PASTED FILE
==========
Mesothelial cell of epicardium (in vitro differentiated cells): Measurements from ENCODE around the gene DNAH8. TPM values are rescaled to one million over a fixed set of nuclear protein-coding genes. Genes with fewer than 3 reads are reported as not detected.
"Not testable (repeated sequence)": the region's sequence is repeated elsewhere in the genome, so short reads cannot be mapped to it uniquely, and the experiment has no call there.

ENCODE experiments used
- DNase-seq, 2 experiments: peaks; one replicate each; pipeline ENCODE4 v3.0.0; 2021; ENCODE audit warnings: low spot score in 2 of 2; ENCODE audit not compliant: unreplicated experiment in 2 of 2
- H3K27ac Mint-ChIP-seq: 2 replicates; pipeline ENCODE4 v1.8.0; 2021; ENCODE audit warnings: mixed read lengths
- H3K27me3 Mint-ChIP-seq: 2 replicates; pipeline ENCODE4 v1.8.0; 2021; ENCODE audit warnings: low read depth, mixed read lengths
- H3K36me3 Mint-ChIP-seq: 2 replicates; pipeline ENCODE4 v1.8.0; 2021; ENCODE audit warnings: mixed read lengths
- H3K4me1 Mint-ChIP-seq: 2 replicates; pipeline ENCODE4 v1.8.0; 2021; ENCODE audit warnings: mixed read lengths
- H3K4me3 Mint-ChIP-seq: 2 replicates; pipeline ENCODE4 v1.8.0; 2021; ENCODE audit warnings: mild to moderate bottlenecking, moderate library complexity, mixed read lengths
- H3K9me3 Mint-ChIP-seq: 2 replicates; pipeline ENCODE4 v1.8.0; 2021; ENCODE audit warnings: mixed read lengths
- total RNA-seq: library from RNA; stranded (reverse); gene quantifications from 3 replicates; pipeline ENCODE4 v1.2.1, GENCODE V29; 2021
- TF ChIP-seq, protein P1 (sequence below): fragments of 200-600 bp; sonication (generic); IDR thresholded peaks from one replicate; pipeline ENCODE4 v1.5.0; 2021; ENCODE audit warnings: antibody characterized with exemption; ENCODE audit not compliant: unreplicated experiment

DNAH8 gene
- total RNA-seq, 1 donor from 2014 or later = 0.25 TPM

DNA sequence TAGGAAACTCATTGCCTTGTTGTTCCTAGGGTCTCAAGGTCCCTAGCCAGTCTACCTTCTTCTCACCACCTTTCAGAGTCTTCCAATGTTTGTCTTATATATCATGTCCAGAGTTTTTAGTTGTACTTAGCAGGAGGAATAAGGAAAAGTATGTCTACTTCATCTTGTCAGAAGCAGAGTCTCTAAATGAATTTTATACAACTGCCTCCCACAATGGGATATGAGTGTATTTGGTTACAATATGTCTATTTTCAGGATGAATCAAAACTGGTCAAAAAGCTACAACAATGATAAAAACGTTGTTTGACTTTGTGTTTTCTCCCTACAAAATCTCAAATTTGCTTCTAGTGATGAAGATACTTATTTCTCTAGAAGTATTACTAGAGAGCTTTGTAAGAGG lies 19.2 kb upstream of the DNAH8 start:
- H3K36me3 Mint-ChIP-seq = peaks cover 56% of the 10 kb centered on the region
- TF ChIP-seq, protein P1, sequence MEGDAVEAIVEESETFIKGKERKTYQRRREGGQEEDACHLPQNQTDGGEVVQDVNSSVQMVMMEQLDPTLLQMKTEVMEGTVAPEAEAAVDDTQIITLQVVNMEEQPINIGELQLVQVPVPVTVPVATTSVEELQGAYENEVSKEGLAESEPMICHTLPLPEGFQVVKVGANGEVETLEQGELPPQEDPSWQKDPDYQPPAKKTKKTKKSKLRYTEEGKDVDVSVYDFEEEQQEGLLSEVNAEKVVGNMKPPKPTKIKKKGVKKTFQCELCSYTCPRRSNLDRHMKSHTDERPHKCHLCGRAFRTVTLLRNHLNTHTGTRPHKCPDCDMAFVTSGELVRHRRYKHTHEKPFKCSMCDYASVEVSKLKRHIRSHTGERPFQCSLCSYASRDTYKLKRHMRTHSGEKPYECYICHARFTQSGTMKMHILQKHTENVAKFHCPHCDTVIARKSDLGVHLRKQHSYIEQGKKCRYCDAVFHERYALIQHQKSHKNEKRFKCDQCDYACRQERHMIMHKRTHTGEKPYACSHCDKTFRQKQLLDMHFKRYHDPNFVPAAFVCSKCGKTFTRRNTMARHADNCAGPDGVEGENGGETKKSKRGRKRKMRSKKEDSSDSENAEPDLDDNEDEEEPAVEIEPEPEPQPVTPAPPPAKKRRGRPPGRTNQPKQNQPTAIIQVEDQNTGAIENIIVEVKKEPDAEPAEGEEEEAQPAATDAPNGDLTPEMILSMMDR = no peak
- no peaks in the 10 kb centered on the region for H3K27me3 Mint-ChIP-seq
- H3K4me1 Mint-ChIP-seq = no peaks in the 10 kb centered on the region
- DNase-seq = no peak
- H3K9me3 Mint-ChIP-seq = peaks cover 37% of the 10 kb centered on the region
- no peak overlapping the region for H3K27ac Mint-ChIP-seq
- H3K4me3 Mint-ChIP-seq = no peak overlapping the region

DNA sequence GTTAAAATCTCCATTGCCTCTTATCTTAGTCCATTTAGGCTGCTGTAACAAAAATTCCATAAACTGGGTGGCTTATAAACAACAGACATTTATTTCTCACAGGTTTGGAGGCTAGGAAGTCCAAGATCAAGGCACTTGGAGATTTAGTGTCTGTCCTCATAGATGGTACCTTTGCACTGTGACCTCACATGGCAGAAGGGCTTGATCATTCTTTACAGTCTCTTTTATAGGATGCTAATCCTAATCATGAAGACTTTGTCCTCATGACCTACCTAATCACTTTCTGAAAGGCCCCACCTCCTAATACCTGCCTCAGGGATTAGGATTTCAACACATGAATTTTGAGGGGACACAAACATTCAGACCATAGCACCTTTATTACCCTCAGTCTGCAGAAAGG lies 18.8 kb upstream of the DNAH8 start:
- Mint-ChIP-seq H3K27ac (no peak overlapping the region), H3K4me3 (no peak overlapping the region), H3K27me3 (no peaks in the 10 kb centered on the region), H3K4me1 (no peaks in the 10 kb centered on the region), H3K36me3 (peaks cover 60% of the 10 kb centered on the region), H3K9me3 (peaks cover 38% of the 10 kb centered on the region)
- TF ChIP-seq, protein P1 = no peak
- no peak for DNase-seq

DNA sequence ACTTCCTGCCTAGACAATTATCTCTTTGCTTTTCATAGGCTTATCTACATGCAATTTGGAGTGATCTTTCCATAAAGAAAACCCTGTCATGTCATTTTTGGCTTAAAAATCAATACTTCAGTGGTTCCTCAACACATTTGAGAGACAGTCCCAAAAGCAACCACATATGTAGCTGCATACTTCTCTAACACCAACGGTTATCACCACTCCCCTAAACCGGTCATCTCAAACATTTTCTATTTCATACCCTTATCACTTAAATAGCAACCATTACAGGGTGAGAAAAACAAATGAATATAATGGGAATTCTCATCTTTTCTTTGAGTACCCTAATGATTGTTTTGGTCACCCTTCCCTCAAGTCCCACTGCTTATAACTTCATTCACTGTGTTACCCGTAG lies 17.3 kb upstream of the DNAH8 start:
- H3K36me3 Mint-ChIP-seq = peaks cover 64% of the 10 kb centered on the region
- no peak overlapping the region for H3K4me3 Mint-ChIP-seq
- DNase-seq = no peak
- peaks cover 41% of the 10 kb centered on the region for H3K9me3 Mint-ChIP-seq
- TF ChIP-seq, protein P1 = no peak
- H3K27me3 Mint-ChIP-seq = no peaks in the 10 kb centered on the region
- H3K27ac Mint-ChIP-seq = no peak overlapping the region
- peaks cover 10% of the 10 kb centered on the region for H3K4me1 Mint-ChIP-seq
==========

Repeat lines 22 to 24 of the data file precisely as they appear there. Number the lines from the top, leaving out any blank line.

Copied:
- no peak overlapping the region for H3K27ac Mint-ChIP-seq
- H3K4me3 Mint-ChIP-seq = no peak overlapping the region

DNA sequence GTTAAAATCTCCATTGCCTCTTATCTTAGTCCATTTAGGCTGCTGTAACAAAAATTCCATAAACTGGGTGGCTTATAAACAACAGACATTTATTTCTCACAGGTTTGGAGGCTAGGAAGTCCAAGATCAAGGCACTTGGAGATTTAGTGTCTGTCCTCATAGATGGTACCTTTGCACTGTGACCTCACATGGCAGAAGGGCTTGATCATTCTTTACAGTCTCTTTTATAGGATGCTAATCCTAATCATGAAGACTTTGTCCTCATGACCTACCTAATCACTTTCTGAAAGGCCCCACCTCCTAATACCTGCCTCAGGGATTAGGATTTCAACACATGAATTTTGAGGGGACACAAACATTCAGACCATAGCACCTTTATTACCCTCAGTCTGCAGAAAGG lies 18.8 kb upstream of the DNAH8 start: